Chip Tsao

Columnist

Chip Tsao is a Hong Kong commentator and media veteran. He has vast experience in the media industry and was the deputy chief editor of Ming Pao's supplement papers and deputy chief editor of Overseas Chinese Daily News. Currently, he is a columnist at Apple Daily and Next Magazine.

Czech author and illustrator Miroslav Šašek has captured sights and scenes of Hong Kong in the 1960s.

Czech illustrator Miroslav Šašek and his images of Hong Kong from the 1960s

In the 1960s, Czech author and illustrator Miroslav Šašek came to Hong Kong and captured the sights and scenes of that period in This is Hong Kong, one of the books in his “This is…” series of children’s picture books. Cup Media has recently published a Chinese version of the book, in a timely throwback to good old Hong Kong, before any of the current unrest took hold of the city.
Silicon Valley has long had a "relationship" with China, regardless of the White House. (iStock)

The ‘adultery’ between Silicon Valley and China

Hong Kong commentator Chip Tsao notes the “adulterous” relationship between Silicon Valley tech companies and China, the inevitability of technology transfer, and the US government’s naive demand for parity in all its dealings with China.
Demonstrators gesture the "Five demands, not one less" protest motto during a protest in Hong Kong, China, on Wednesday, 1 July 2020. Hong Kong woke up to a new reality on Wednesday, after China began enforcing a sweeping security law that could reshape the financial hub’s character 23 years after it took control of the former British colony. (Roy Liu/Bloomberg)

Why Carrie Lam will never understand Hong Kong's youths

Hong Kong political columnist Chip Tsao makes his observations on an emerging group of people who lack sufficient job security and face a sense of uncertainty and precariousness — the precariat. This group is plugged in to social media, which means they have quick access to information, but are also able to make comparisons that might lead to dissatisfaction. Will the civil servants running Hong Kong be able to empathise with this increasingly marginalised group in society?
Demonstrators raise their fists as they gather on 2 June 2020 in Saint Paul, Minnesota, to protest the death of George Floyd while in police custody. (Chandan Khanna/AFP)

A 'left-wing cultural revolution' has come to America?

There is little doubt that the US is in disarray at the moment. Hong Kong political commentator Chip Tsao does not hold back in giving his views on the current situation in the US, claiming that America’s move to the left after eight years under the Democratic Party have worsened the culture of political correctness and left little room for policies that motivate disadvantaged groups to keep their feet on the ground and contribute to society. The middle class is also made to shoulder growing societal and financial burdens. In that light, would the prospect of a change in the US government in five months time be a boon or bane?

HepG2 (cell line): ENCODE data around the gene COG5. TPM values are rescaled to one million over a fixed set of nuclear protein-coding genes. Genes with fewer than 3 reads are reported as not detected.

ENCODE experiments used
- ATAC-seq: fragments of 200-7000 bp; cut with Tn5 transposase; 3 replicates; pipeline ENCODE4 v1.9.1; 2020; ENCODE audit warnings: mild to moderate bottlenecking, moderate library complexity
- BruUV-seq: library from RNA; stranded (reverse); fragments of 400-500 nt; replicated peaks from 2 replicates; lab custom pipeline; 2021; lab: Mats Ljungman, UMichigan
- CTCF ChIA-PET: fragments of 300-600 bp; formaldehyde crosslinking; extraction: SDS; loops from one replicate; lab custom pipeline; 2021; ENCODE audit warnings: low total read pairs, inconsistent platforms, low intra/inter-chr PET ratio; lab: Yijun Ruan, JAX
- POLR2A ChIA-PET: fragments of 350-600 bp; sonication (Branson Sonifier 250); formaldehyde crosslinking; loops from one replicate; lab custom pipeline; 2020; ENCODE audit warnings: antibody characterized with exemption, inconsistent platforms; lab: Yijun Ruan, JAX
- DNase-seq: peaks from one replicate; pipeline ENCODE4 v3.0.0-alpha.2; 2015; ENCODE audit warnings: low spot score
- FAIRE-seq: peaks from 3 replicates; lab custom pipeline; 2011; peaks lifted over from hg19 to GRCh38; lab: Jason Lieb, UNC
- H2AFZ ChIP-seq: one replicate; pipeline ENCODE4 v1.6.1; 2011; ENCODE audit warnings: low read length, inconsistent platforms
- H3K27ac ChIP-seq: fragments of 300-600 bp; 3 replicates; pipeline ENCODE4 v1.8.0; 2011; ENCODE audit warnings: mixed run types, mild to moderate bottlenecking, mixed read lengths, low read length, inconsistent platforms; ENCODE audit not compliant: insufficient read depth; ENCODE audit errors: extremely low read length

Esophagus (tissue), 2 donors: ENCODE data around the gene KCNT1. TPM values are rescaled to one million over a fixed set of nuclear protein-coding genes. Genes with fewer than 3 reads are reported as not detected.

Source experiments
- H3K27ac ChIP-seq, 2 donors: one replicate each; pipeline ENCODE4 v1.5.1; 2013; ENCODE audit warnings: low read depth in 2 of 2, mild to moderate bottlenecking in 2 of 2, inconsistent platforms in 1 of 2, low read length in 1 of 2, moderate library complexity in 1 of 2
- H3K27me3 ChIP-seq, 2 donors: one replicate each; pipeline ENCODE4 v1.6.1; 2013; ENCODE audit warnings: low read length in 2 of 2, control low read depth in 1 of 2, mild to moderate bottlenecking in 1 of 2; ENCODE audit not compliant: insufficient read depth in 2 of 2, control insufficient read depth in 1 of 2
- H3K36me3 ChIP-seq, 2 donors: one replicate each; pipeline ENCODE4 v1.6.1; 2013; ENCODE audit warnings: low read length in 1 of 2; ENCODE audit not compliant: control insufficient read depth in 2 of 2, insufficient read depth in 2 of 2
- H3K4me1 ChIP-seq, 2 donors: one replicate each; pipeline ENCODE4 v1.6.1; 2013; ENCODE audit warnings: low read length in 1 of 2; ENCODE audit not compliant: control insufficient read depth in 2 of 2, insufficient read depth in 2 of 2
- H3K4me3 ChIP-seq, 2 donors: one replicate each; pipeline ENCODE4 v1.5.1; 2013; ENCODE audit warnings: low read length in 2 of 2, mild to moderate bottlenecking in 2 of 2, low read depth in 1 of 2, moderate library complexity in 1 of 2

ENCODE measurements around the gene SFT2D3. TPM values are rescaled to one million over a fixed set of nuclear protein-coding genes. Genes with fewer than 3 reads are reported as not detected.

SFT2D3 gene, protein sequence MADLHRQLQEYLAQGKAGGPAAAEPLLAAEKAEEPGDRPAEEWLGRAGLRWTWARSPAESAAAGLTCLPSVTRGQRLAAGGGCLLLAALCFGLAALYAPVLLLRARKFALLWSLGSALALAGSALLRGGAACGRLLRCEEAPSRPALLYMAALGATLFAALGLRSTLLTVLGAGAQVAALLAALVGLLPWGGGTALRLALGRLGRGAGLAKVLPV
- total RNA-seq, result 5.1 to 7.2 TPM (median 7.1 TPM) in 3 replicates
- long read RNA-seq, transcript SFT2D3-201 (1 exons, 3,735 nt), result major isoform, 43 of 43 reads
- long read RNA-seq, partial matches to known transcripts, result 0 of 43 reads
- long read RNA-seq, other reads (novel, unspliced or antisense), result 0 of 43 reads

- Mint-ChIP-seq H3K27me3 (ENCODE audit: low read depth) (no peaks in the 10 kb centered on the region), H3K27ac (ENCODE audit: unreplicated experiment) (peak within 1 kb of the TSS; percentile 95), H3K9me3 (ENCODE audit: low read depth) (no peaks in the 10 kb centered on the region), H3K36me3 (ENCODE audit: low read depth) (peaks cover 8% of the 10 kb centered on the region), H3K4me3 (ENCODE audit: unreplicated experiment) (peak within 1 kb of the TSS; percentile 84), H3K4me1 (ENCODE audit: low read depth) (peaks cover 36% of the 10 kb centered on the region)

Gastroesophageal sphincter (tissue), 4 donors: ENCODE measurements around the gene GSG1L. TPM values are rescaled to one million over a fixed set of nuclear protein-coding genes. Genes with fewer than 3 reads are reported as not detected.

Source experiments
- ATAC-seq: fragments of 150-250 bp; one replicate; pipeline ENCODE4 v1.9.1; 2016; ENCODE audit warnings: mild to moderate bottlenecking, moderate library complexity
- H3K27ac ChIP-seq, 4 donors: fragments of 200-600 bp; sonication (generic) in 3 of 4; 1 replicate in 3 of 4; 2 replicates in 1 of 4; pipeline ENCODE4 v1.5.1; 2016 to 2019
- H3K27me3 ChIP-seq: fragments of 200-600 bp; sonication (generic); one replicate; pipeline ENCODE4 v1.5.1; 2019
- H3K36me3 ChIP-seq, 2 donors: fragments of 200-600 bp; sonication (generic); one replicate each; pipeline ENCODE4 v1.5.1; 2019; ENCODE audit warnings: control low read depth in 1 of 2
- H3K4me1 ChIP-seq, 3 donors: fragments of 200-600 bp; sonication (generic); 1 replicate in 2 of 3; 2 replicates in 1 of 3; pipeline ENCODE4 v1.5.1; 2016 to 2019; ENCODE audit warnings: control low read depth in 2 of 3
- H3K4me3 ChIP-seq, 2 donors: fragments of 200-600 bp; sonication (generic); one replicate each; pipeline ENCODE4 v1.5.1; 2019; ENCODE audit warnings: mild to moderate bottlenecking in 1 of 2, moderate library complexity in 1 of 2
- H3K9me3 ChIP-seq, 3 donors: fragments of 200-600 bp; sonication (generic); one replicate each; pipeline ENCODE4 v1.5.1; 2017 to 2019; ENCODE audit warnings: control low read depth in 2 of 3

A boy plays on a pile of garbage covering a drain at a slum area on World Environment Day in New Delhi, India, 5 June 2020. (Adnan Abidi/REUTERS)

China and India: When Western democracy fails and only utopia remains

Following the recent China-India border clash, Hong Kong columnist Chip Tsao takes a look at both countries and muses that even as some viewpoints converge, different systems and different national characteristics produce very different fates.
US President Donald Trump tweets "CHINA!" on his Twitter account. (@realDonaldTrump/Twitter)

China: Sole preoccupation of US foreign policy

Chip Tsao says that US foreign policy has for two decades focused on threats such as the “axis of evil” and global terrorism. With the coronavirus escalating US threat perceptions of China, will the rising dragon now dictate its every move?
Pro-democracy activists tear a placard of Winnie-the-Pooh that represents Chinese President Xi Jinping during a protest against a proposed new security law outside the Chinese Liaison Office in Hong Kong, 24 May 2020. (Isaac Lawrence/AFP)

Hong Kong’s Cinderella story ended in 1997

With the Chinese government about to enact a national security law for Hong Kong, the SAR is worried about its future and people are afraid. Hong Kong columnist Chip Tsao, in his usual abrasive way, notes that over the more than 20 years following Deng Xiaoping's passing and Hong Kong's return, Beijing and Hong Kong have been butting heads to the point that everything now seems to be an irreconcilable, destructive mess. Hong Kong has been taken hostage, he says.
Students sit for the Diploma of Secondary Education (DSE) university entrance exams in Hong Kong, 24 April 2020. (Jerome Favre/AFP)

History lessons: Who gets to decide what is humiliating, unfair, right or wrong?

Following a recent controversy over a history question in a national exam about whether Japan did more good than harm to China in the first half of the 20th century, Hong Kong columnist Chip Tsao asks: "Who gets to decide how history is read?"
A person crosses the street on 27 March 2020 in New York City. (Angela Weiss/AFP)

The lies of globalisation

Seeing what was going on in China and how this would affect global supply chains, the West should have predicted the pandemonium they are facing now, says Chip Tsao. One radical thought he proposes is to impose a forced lockdown of the world, letting the virus die a natural death. But even that is but an impossible dream. Ultimately, the pandemic's greatest gift to mankind is forcing one and all to confront the hard truths of globalisation.